Mike Phirman’s new family music record, Activity Books, is a work that listeners of all ages will enjoy.  That is due in part to the record’s featured arrangements.  The arrangements present a relatively wide range of styles.  That is nothing new within the family music realm, but is always welcome.  The lyrical themes that accompany the record’s musical arrangements are diverse in their own right.  Their collective body celebrates the simple joys of going through things like dot-to-dots, mazes, and word searches.  Adults will love this because of the nostalgia that it will instill in them, while children will enjoy the themes because even today, those activities are still enjoyed by children of all ages.  When these accessible themes are considered along with the short-but-fun musical arrangements, the record gains even more traction.  The actual makeup of the songs reminds audiences that they are actually getting more than is presented, putting the final touch to the record’s presentation.  Each item noted here is important in its own way to the record’s presentation.  All things considered, they make Activity Books a work that while small, packs big appeal.  The record is available now.

More information on Mike Phirma’s new EP is available along with all of his latest news at:




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Gears’ New Single Takes On Humans’ Hypocrisy With New Single

Courtesy: The Label Group

Independent hard rock band Gears is taking on humans’ hypocrisy as it relates to religion with its latest single.

The band debuted its new single, ‘So What‘ Feb. 25 along with the song’s companion lyric video through Skope Magazine. The video places the song’s lyrics over imagery of the band performing live as the song plays over.

The musical arrangement featured in Gears’ new single is a heavy nu-metal style work that lends itself stylistically to works from the likes of Skindred and Sevendust. The song was produced by Corey Lowery (Saint Asonia, Steromud, Stuck Mojo) and mastered by Paul Logus.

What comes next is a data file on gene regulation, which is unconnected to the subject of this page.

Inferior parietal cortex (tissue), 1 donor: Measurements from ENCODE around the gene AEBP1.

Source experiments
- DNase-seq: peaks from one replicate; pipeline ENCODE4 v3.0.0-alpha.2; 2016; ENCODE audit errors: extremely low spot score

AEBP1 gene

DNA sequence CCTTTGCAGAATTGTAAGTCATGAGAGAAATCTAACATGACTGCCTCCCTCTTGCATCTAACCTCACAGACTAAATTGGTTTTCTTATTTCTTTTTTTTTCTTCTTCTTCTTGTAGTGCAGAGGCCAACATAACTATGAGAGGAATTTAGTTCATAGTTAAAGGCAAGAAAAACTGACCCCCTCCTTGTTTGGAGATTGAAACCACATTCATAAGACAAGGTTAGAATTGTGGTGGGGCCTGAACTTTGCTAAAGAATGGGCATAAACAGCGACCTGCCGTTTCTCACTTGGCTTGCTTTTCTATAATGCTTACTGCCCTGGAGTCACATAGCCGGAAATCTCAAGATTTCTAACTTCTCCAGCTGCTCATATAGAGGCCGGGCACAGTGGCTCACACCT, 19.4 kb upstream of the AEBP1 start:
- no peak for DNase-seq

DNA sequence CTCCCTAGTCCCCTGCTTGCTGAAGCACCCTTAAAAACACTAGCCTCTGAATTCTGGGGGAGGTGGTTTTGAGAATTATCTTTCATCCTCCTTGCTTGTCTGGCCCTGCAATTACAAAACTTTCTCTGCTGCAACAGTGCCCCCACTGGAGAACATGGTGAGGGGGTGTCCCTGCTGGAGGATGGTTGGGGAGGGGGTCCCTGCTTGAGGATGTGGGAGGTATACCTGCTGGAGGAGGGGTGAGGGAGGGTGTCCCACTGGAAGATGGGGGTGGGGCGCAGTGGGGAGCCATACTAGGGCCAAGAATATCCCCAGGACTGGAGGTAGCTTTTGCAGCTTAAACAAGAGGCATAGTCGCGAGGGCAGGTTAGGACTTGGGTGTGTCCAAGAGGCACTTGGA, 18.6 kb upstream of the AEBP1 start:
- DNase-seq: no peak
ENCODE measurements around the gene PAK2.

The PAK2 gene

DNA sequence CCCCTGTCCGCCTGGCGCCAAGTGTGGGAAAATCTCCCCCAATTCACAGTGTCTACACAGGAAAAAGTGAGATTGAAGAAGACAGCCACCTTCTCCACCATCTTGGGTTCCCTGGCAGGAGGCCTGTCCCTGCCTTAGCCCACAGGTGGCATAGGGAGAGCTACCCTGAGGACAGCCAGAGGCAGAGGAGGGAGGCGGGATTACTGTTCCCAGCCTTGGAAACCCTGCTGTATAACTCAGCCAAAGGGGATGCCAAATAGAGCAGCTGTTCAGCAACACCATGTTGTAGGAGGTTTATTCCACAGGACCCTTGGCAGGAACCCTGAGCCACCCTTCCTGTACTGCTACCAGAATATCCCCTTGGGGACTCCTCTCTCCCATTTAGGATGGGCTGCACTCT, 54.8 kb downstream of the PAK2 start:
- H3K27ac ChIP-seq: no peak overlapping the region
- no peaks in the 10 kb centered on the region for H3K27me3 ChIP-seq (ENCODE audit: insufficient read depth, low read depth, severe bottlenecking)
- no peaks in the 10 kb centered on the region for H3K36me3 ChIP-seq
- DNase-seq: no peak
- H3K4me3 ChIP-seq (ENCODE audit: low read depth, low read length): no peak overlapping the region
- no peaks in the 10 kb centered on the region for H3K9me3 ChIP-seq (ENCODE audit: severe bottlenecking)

The lyrical theme that accompanies the fiery arrangement addresses the irony of people who claim to be so pious yet are the first to judge others.

Front man Trip Six addressed the song’s lyrical theme in a prepared statement.

“When we wrote ‘So What?’ two years ago, it was coming from my personal view on how religion has in many ways become its own sort of animal; overriding the concept of love, compassion, family,” he said. “How we’ve gone from loving one another to judging each other and even fighting them based on the religion one practices or doesn’t. Family should be the religion, not the other way around. Of course, anyone who listens to the track can interpret as they wish however, that’s my take.”

The debut of Gears’ new single comes less than four months after the band premiered its cover of Deftones’ hit song ‘Bored.’

More information on Gears’ new single is available along with all of the band’s latest news is available online at:




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Harker Debuts New Single, ‘The Beast Must Die,’ Companion Video

Courtesy: Wiretap Records/Disconnect Disconnect Records/The Shield Records/Fixing A Whole Records

Independent punk rock band Harker debuted the video for its latest single this week.

The band debuted the video for its single ‘The Beast Must Die’ Friday. The song is featured in the band’s forthcoming album Axiom, which is scheduled for release April 23 through Wiretap Records. It will release through Disconnect Disconnect Records, Shield Recordings, and Fixing a Whole Records overseas.

The video for ‘The Beast Must Die’ is a simple presentation. It features two people demolishing a boom box through the use of a sledgehammer and baseball bat as the song plays over the simple visuals. The visuals are perhaps an artistic way to translate the theme behind the song’s lyrical content.

Front man Mark Boniface addressed the song’s lyrical theme during a recent interview.

“The Beast Must Die’ is based on the idea of ‘Mono-consciousness’ by English writer Colin Wilson – as a philosopher, Wilsons writing was heavily focused on striving to live with a heightened sense of meaning and avoiding a closed mindset,” said Boniface. “This track is a study of characters with a lack of empathy and spirituality, in the end leading to apathy for existence. ‘Mono-consciousness’ is a beast that lurks inside, and needs to be hunted before it takes control of us.”